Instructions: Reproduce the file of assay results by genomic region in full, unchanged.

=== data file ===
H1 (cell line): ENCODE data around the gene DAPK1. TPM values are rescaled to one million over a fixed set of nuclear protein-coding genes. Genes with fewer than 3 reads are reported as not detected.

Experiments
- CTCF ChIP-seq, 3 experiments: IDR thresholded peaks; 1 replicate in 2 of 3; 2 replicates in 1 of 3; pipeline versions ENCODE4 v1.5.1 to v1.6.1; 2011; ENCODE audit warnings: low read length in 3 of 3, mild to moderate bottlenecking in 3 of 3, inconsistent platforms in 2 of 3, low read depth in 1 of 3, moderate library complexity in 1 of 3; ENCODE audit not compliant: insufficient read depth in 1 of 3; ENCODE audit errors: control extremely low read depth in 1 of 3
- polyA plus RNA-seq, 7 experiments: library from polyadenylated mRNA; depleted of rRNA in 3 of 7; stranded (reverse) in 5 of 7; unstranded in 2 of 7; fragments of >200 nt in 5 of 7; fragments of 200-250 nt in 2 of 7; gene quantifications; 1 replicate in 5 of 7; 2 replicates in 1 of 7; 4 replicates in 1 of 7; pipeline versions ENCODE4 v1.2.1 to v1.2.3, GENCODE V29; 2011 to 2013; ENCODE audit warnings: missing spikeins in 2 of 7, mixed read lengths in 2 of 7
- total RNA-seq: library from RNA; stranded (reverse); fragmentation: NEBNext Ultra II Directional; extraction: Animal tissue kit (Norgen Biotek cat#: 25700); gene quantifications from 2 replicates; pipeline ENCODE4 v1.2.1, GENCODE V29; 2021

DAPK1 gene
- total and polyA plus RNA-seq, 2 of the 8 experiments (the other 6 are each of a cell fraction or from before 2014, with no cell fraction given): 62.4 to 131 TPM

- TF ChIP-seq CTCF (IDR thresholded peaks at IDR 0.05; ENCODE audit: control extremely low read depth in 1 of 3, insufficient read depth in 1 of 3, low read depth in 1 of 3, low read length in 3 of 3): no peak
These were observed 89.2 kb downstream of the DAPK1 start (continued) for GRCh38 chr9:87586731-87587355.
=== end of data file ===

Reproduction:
H1 (cell line): ENCODE data around the gene DAPK1. TPM values are rescaled to one million over a fixed set of nuclear protein-coding genes. Genes with fewer than 3 reads are reported as not detected.

Experiments
- CTCF ChIP-seq, 3 experiments: IDR thresholded peaks; 1 replicate in 2 of 3; 2 replicates in 1 of 3; pipeline versions ENCODE4 v1.5.1 to v1.6.1; 2011; ENCODE audit warnings: low read length in 3 of 3, mild to moderate bottlenecking in 3 of 3, inconsistent platforms in 2 of 3, low read depth in 1 of 3, moderate library complexity in 1 of 3; ENCODE audit not compliant: insufficient read depth in 1 of 3; ENCODE audit errors: control extremely low read depth in 1 of 3
- polyA plus RNA-seq, 7 experiments: library from polyadenylated mRNA; depleted of rRNA in 3 of 7; stranded (reverse) in 5 of 7; unstranded in 2 of 7; fragments of >200 nt in 5 of 7; fragments of 200-250 nt in 2 of 7; gene quantifications; 1 replicate in 5 of 7; 2 replicates in 1 of 7; 4 replicates in 1 of 7; pipeline versions ENCODE4 v1.2.1 to v1.2.3, GENCODE V29; 2011 to 2013; ENCODE audit warnings: missing spikeins in 2 of 7, mixed read lengths in 2 of 7
- total RNA-seq: library from RNA; stranded (reverse); fragmentation: NEBNext Ultra II Directional; extraction: Animal tissue kit (Norgen Biotek cat#: 25700); gene quantifications from 2 replicates; pipeline ENCODE4 v1.2.1, GENCODE V29; 2021

DAPK1 gene
- total and polyA plus RNA-seq, 2 of the 8 experiments (the other 6 are each of a cell fraction or from before 2014, with no cell fraction given): 62.4 to 131 TPM

- TF ChIP-seq CTCF (IDR thresholded peaks at IDR 0.05; ENCODE audit: control extremely low read depth in 1 of 3, insufficient read depth in 1 of 3, low read depth in 1 of 3, low read length in 3 of 3): no peak
These were observed 89.2 kb downstream of the DAPK1 start (continued) for GRCh38 chr9:87586731-87587355.